As far as wartime sagas go, Peter Berg’s Lone Survivor is certainly a technical marvel and it’s nothing if not genuine at heart, but as a film it’s far too underdeveloped and misguided to really have any impact. Setting out to try to stake some sort of really uneasy middle ground between the procedural elements of Zero Dark Thirty, the artistic elements of The Thin Red Line, and the unsubtle nature of a headshot packed first person shooter video game, the end results are all over the map, never successfully coalescing to make any new or groundbreaking points about the mettle and tenacity of the American armed forces.
Based on the written account by former U.S. Navy Seal Marcus Luttrell (played here by Mark Wahlberg), the story concerns a botched assassination attempt of a leading Taliban official in 2005. Luttrell was the medic and second in command of a four person team (including Taylor Kitsch as the brains of the operation, Emile Hirsch as the communications specialist, and Ben Foster as the navigator) sent to a part of the mountains where radio communication was almost nonexistent and they were outnumbered by about 200 men in the village they were sent to check out. Discovered by local scouts for the Taliban, the crew are stranded, alone, and forced into a firefight with the local militia.
Berg begins and ends his film as earnestly as possible, with codas designed to look at the real life sacrifices and commitments of the troops who put their lives on the line every day. At least Berg comes direct with what his political beliefs are regarding warfare, and to his credit he never talks down to the troops or sees what they are doing as anything more than a job where people want to get paid and do something they see as rewarding. And that’s fine. It’s one of Berg’s stronger assets, but it’s also one that he never wants to explore.
For all the humanity of scenes where ground forces oh-so-briefly try to create characters themselves by saying what their wives are like back home or the team’s C.O. (played nicely by Eric Bana) gets chewed up by a higher up safe in an office, Berg still can’t shake the fact that he’s more comfortable with blanketing the audience in bombast instead of character and nuance. We’re told early on that this is a mission that has a lot of moving parts – possibly too many for only a four man crew on the ground – but everything looks and feels as cut and dry as an unexceptionally told, but well crafted action thriller. It’s dime store storytelling with a thin veneer of pedigree to it.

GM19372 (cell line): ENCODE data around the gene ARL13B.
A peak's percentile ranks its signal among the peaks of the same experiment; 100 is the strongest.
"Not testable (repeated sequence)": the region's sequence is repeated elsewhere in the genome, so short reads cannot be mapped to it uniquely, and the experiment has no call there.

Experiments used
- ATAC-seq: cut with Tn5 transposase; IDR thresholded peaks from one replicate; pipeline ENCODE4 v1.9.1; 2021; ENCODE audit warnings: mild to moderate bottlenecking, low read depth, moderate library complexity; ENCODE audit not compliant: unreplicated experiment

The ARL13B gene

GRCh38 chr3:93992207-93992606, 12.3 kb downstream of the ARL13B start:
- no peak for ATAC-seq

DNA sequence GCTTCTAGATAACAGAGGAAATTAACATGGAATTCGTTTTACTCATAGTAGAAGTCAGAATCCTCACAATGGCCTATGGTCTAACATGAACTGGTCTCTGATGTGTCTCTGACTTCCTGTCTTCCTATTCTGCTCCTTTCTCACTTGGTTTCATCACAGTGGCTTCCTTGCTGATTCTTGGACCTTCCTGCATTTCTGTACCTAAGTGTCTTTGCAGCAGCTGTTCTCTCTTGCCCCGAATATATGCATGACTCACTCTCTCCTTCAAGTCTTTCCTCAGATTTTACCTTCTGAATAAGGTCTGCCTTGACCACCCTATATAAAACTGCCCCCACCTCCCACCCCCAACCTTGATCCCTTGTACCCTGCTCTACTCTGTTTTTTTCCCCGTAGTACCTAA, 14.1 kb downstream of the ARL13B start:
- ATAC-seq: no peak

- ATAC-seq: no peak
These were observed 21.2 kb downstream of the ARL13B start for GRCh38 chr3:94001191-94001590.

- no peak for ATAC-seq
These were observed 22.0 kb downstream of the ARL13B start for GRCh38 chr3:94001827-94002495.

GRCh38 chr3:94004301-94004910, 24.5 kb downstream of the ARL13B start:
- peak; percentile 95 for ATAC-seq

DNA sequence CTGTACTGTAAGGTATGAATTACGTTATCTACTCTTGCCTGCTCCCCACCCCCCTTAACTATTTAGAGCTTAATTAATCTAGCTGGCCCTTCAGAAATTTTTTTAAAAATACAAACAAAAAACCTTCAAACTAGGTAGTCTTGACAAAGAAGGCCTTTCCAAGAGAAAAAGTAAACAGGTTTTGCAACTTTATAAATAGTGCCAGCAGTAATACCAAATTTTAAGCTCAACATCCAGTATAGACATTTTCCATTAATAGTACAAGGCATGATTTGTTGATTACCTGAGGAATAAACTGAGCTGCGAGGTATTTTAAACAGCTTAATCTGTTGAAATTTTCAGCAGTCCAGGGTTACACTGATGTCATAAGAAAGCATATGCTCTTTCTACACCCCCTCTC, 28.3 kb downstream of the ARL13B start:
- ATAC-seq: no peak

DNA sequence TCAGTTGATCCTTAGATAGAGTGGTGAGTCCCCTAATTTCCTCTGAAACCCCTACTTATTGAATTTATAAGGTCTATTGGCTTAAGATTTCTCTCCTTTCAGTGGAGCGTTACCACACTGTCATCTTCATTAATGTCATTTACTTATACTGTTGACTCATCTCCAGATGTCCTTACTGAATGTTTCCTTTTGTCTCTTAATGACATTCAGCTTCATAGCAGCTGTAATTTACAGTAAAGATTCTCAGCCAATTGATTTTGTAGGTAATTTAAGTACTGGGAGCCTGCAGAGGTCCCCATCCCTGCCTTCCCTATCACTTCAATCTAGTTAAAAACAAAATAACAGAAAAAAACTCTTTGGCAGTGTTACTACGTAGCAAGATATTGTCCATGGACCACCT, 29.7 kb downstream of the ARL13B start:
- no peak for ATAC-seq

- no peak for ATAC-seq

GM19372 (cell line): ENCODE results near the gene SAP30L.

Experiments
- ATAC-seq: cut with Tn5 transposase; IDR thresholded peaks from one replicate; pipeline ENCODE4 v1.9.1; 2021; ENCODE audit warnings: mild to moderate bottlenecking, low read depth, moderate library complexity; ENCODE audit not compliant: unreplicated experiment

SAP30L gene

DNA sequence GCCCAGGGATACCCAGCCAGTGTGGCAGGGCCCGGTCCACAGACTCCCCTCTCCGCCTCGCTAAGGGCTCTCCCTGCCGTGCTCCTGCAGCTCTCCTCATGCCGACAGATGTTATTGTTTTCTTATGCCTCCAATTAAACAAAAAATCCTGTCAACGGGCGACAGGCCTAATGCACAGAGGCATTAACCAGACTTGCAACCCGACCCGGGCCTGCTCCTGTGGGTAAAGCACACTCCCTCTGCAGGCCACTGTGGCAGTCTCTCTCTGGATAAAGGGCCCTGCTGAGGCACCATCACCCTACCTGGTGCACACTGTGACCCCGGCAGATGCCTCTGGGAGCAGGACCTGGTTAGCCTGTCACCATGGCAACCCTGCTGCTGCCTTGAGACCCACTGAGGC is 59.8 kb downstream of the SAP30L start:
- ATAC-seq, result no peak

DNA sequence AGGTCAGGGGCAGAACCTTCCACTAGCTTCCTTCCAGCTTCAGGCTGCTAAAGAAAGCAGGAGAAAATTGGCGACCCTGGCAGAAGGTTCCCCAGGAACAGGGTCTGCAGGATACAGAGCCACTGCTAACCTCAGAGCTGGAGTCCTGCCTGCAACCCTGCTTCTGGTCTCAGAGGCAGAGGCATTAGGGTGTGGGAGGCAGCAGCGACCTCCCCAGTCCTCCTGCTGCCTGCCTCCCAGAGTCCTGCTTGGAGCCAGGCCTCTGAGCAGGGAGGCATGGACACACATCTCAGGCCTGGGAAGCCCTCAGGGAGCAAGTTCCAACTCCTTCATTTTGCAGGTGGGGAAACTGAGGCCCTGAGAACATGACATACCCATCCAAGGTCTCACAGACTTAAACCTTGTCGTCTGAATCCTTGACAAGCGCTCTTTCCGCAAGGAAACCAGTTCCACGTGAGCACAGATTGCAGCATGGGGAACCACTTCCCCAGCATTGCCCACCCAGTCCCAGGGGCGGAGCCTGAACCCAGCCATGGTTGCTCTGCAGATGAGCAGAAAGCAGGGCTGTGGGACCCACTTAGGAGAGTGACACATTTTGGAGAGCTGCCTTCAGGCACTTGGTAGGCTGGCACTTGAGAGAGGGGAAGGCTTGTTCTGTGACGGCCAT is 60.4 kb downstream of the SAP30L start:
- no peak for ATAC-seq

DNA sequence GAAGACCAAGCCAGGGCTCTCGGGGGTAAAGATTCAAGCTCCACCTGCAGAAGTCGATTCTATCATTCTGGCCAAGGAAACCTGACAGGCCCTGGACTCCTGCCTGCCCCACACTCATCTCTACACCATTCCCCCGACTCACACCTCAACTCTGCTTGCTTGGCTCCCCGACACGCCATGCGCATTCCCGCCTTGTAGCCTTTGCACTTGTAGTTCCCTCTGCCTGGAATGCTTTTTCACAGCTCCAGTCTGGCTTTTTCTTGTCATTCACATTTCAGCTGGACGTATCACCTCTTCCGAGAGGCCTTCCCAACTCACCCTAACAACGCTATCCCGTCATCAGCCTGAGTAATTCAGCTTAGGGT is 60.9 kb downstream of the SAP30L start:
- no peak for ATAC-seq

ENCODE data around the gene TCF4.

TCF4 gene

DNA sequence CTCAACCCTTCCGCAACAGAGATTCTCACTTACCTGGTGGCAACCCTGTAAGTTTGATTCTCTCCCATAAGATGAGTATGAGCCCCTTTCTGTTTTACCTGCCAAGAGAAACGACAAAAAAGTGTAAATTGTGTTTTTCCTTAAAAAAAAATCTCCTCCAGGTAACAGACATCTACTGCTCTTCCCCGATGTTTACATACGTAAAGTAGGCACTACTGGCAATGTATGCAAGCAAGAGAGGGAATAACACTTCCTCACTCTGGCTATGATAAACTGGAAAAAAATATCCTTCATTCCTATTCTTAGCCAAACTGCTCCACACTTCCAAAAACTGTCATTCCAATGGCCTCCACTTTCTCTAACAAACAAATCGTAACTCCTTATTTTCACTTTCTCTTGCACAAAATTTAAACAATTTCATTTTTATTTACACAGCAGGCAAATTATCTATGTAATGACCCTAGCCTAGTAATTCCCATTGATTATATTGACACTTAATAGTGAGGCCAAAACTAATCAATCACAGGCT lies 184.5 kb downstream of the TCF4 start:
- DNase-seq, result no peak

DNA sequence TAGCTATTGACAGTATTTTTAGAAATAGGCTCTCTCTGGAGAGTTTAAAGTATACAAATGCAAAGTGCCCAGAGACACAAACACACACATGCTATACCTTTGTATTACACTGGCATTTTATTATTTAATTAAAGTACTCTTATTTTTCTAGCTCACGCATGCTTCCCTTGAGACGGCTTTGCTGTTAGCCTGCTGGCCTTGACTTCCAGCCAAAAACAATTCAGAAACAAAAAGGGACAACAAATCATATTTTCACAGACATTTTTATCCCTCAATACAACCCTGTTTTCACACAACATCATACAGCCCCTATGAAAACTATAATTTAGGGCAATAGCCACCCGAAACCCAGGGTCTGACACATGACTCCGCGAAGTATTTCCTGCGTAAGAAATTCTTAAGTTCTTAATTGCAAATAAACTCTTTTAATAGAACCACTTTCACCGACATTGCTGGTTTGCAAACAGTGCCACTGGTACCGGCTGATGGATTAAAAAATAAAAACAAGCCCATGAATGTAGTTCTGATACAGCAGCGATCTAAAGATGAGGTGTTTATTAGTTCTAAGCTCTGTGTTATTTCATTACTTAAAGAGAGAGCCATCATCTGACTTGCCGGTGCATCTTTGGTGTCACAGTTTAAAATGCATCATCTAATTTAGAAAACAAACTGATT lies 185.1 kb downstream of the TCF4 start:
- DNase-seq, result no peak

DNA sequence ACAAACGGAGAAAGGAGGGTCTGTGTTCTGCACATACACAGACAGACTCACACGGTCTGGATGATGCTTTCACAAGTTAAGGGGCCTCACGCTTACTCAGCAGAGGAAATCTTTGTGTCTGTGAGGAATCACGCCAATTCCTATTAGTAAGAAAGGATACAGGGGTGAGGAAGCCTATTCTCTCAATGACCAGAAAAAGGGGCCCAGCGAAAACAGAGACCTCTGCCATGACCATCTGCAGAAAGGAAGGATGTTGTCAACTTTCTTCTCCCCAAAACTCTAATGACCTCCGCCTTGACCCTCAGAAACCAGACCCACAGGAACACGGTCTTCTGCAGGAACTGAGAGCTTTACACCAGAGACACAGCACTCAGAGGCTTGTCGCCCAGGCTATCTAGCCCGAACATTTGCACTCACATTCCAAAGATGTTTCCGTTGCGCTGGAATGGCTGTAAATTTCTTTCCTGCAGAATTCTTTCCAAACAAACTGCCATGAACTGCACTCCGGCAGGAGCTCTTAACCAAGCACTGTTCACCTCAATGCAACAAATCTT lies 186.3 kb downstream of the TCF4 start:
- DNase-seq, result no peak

Even Berg’s greatest ambitions undercut the fact that he just can’t get a handle on the material. The attention to detail with regard to military protocol is certainly there, but only once does it ever actually forward the story in a meaningful way, with other supposedly real events being handled more like gasping plot twists instead of incidents that ultimately lead to a tragedy. The positively stunning cinematography from Tobias Schliessler and the mournful musical score from Steve Jablonsky and post-rock outfit Explosions in the Sky (with whom Berg collaborated on Friday Night Lights) are the most effective things in the film outside of the performances, but they’re often used to the cheapest of ends. When men have to start dying in the film’s nearly 45 minute long firefight, they’re so lovingly shot and crafted that it’s exploitative; bullets ripping through flesh in slow motion while people make Christ-like poses exploitative. For a film so intent to show the harsh realities of war, Berg can’t find anything outside of the most unrealistic ways to portray it. It’s even hard to determine if he’s holding back in hopes of getting the film a larger audience or if he just doesn’t know how to do this tastefully.
When the film is at its wonkiest, at least the cast remains consistently adept at portraying fear, exhaustion, and shock once things start to get hairy. It’s probably the best assembly of actors in this respect since Deliverance, but I wish it was in service of a much better film. Wahlberg might ostensibly be the lead, but he’s not given much to do outside the unit outside of being a level headed optimist until the film’s vastly more interesting and frustratingly underdeveloped final thirty minutes. Kitsch gets to be disarmingly thoughtful as the more analytical team leader, and Foster is particularly noteworthy as the one member of the group who would most willingly break the rules of engagement if it means safely getting off the mountainside.
There’s not one, but three good movies inside of Lone Survivor all waiting to get out, but none of them ever do. Everyone’s efforts are the best all around, and while the film looks great there’s no sense of what it’s trying to accomplish other than to gain respect for the troops. That’s not a bad thing, but when the film itself has three different and completely dissimilar ways of showing it, that’s just the sign of a messy film.
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